Osteoarthritis, herniated lumbar disc and hip fracture pain

Sample: CSF

Subjects: 35 patients (14 had knee or hip pain, 11 had rhizopathic pain due to herniated lumbar pain, 10 had pain from hip fracture and 12 healthy controls.

Pain assessment: VAS

CSF

Decreased CGRP-LI levels were observed in patients compared to healthy controls

Osteoarthritis patients: >6 months. Rhizopathic pain: At least 1 month (1–13). Hip fracture pain: Up to 48 h

No correlation between CGRP-LI levels and VAS-values could be observed for any of the subjects participating in the study

Onuoha, 1999 [12]

Investigate CGRP levels in patients with soft tissue injury

Acute muscle and ligament pain due to injury

Plasma CGRP-concentrations in 17 patients and 15 healthy controls

Blood (Plasma)

CGRP-levels were significantly higher in patients than controls

Up to 24 h

NR

Ozawa, 2006 [13]

To determine sensory fibers innervating human degenerated lumbar intervertebral discs

Discogenic low back pain

Lumbar intervertebral disc was harvested from 8 patients, and immunostained for CGRP

Tissue biopsies (intervertebral disc)

CGRP-IR nerve fibers were observed in 6 out of 8 patients

NR

NR

Samuelsson, 1993 [14]

Determine CSF CGRP levels in cancer patients

Cancer pain

CSF from 10 patients compared with 10 controls

CSF

No difference in CGRP-levels between patients and controls

NR

No difference between patients with pain and controls

Sasaki, 2013 [15]

Investigate innervation patterns of ECRB in patients with recalcitrant tennis elbow

Lateral epicondylitis

Tissue biopsies from 8 patients and 2 controls. The control group suffered from osteochondritis

Tissue biopsies (lateral epicondyle)

A decrease in the immunorectivity of CGRP compared to controls

Mean duration 23 months

The innervation pattern did not appear to be correlated with VAS-score

Sato, 2004 [16]

Elucidate expression of CGRP in temporomandibular joint (TMJ) from patients with internal derangement

TMJ pain

Synovial fluid from 48 patients and 7 controls, who had pain-free habitual dislocation

Synovial fluid (TMJ)

Increased CGRP in patients compared to controls

Mean duration 6 months

Positive correlation between the extent score of CGRP-levels and joint pain

Saxler, 2007 [17]

Determine presence of CGRP-immunopositive nerve fibers in patients with OA

Hip pain from OA

Soft tissue biopsies from fossa acetabuli in 3 patients and

6 pain-free controls. 3 controls had a failed THA and 3 controls had femoral neck fractures

Tissue biopsies (fossa acetabuli)

Increased CGRP-LI in patients compared to controls.

NR

Positive correlation between CGRP and pain

Takeshita, 2012 [18]

Clarify sensory innervation and inflammatory cytokines in OA patients

Severe hip pain from OA

Synovium from 50 patients and 12 controls with femoral neck fracture

Synovial fluid (hip)

CGRP-IR sensory nerve fibers were observed in 54% of the patients and 0% in controls

NR

NR

Takeuchi, 2007 [19]

Determine CGRP’s role in patients with lumbar disc herniation, before and after lumbar discectomy

Sciatic pain/lumbar disc herniation

Plasma CGRP was measured in 27 patient before and 3 weeks after lumbar discectomy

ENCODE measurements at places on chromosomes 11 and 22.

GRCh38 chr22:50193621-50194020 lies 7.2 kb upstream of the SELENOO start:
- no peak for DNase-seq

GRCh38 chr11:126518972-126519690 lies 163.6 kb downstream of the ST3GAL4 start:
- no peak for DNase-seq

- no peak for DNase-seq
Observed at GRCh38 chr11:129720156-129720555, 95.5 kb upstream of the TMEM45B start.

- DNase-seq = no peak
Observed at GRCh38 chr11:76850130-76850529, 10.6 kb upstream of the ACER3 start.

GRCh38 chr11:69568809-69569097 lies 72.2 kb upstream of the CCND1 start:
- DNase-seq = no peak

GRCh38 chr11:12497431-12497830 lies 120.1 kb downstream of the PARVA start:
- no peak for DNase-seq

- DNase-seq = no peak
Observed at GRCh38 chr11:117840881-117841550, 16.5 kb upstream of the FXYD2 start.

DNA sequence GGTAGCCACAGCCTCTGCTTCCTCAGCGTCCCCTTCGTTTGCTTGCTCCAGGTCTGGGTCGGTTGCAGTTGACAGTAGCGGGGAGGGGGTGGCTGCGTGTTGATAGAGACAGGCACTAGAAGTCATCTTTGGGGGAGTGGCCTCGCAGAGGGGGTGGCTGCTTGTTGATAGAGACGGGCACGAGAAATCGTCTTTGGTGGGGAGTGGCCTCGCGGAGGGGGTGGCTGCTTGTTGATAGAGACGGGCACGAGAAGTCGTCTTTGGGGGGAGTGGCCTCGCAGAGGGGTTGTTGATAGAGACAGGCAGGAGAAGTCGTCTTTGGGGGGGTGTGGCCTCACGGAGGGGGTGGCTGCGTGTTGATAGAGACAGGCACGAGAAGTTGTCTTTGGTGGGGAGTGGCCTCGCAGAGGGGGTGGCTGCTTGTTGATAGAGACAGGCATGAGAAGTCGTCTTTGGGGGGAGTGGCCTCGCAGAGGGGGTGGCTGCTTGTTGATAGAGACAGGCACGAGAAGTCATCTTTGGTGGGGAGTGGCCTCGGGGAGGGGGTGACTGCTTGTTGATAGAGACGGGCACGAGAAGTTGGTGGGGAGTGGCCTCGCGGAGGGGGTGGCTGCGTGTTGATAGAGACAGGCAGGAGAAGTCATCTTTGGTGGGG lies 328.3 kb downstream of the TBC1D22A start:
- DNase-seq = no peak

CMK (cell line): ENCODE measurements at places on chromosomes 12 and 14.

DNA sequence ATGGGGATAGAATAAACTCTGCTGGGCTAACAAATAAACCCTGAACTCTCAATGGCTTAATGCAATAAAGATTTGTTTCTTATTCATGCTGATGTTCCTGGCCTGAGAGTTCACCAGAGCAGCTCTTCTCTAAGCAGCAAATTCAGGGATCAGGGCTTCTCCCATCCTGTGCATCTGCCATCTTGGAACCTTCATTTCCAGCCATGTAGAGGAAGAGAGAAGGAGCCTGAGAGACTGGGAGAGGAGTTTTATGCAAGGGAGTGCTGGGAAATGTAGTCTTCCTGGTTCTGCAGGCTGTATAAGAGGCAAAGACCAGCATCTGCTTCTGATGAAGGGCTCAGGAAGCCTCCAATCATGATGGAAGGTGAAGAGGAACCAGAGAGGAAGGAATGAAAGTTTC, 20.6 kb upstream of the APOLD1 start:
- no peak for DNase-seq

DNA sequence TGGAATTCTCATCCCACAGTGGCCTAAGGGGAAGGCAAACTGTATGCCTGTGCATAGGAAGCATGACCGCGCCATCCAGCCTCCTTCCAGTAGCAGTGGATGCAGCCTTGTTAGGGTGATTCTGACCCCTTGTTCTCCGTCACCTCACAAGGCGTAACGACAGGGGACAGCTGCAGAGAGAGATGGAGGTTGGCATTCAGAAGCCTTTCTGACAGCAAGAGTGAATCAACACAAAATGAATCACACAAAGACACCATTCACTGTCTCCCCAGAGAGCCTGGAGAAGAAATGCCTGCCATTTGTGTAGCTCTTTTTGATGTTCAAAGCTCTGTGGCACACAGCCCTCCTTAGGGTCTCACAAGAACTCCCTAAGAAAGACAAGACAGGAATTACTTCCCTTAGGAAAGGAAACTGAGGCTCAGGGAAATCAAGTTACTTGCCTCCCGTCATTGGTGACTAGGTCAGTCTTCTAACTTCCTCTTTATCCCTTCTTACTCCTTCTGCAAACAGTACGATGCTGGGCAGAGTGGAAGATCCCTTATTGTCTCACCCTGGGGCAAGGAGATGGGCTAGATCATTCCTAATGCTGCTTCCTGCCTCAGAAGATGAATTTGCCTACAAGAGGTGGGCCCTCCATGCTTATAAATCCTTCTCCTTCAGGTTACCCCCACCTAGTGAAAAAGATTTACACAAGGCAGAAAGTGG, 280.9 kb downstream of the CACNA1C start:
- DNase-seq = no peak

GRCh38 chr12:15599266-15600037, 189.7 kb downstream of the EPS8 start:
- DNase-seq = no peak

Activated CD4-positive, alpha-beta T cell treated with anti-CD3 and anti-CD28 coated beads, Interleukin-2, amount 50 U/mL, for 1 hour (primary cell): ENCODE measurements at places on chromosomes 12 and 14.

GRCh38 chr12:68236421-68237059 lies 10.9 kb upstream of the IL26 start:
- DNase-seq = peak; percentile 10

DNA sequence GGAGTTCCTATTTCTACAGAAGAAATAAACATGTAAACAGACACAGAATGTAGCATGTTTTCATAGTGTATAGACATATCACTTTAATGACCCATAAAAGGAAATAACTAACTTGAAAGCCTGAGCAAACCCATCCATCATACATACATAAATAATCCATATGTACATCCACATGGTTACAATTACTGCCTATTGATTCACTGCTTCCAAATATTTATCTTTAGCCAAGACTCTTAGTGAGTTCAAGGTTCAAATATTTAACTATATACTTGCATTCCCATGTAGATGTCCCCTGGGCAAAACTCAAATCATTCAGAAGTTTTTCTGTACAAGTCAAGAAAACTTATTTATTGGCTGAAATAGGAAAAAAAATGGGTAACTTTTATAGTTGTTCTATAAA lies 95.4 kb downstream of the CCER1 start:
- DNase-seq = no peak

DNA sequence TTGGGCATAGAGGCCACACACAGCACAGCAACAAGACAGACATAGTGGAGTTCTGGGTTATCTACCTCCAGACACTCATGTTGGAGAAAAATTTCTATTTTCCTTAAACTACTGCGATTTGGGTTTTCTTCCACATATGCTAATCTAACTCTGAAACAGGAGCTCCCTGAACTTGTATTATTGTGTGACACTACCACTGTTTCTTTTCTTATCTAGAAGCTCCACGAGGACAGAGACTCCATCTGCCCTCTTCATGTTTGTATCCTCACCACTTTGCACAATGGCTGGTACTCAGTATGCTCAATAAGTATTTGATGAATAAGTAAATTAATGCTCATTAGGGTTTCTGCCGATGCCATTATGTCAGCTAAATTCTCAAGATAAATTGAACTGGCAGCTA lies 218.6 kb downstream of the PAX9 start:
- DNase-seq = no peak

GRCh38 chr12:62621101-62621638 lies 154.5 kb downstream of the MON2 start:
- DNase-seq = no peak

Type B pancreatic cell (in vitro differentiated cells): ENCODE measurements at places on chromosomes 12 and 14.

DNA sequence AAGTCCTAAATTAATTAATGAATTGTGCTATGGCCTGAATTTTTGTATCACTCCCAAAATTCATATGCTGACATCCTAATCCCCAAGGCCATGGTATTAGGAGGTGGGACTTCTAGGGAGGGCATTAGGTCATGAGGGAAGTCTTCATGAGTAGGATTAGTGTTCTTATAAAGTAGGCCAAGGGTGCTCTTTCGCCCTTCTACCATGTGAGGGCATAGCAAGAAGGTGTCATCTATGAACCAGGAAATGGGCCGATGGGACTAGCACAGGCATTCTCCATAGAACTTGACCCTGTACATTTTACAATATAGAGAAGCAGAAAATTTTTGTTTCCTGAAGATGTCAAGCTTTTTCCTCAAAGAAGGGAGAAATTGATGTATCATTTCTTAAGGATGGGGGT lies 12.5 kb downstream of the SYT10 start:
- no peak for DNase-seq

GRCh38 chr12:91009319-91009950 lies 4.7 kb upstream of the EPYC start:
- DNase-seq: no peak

Blood (plasma)

Plasma CGRP-levels were reduced after lumbar discectomy

3 weeks

Reduced plasma CGRP after the operation correlated to lower VAS-levels

Wang, 2015 [20]

Explore mechanisms of possible involvement and regulation of CGRP in pathological and inflammatory processes of arthritis in patients with developmental dysplasia of the hip (DDH)

Hip pain from OA

Synovial tissue samples from 67 patients: 35 with moderate DDH and 32 patients with severe DDH.

15 controls with traumatic femoral fracture

Synovial tissue (fossa acetabuli)

Increased CGRP in synovium fluid from patients in the severe DDH group compared to the moderate DDH group and controls

NR

The highest amount of CGRP correlated with the highest VAS

APA Auricular point acupressure, CGRP Calcitonin gene-related peptide, CGRP-LI Calcitonin gene-related peptide-like immunoreactivity, CLBP Chronic low back pain, CRPS Complex regional pain syndrome, CSF Cerebrospinal fluid, ECRB Extensor carpi radialis brevis, KL grades Kellgreen and Lawrence classification, used to assess the severity of OA, NR not reported, OA Osteoarthritis, PHN Postherpetic neuralgia, THA Total hip arthroplasties

In patients suffering from chronic pain due to degenerative disc disease disc biopsies showed increased CGRP compared to post-mortem control discs [26]. Biopsies from intervertebral discs in patients with low back pain contained CGRP-IR nerve fibers [27].

Patients suffering from shoulder and neck pain due to whiplash injury were found to have higher blood CGRP levels compared to controls [28]. Another study of patients with disc herniation pain reported increased blood levels of CGRP which were normalized after discectomy [29]. Blood CGRP levels were also elevated in patients with soft tissue injury (i.e. muscle or ligament pain) compared with controls [30]. Furthermore, one radioimmunoassay study of knee synovial fluid from patients with meniscal or ligament injury revealed higher CGRP levels compared to controls [31].

Immunohistochemistry analysis of biopsies of Achilles tendons from patients with chronic painful tendinosis showed no changes in CGRP levels in patients compared to controls [32] while another study in patients with patellar tendinosis found the presence of CGRP, but had no control group [33]. One study reported decreased CGRP in the extensor carpi radialis brevis tendon biopsy from patients with tennis elbow compared to patients with osteochondritis [34].

Samuelsson and colleagues [35] compared CGRP levels in cerebrospinal fluid from cancer patients with pain and found no difference between patients and non-pain control patients. A microdialysis study in the vastus lateralis of the quadriceps muscles before and during pain after eccentric exercise (repetitive muscle contractions while the muscle is lengthening under load) reported increased CGRP levels during pain compared with baseline [36].

Visceral pain

Eight studies examined CGRP in different types of visceral pain conditions (Table 2).
Table 2

Studies on the role of CGRP in visceral pain

Study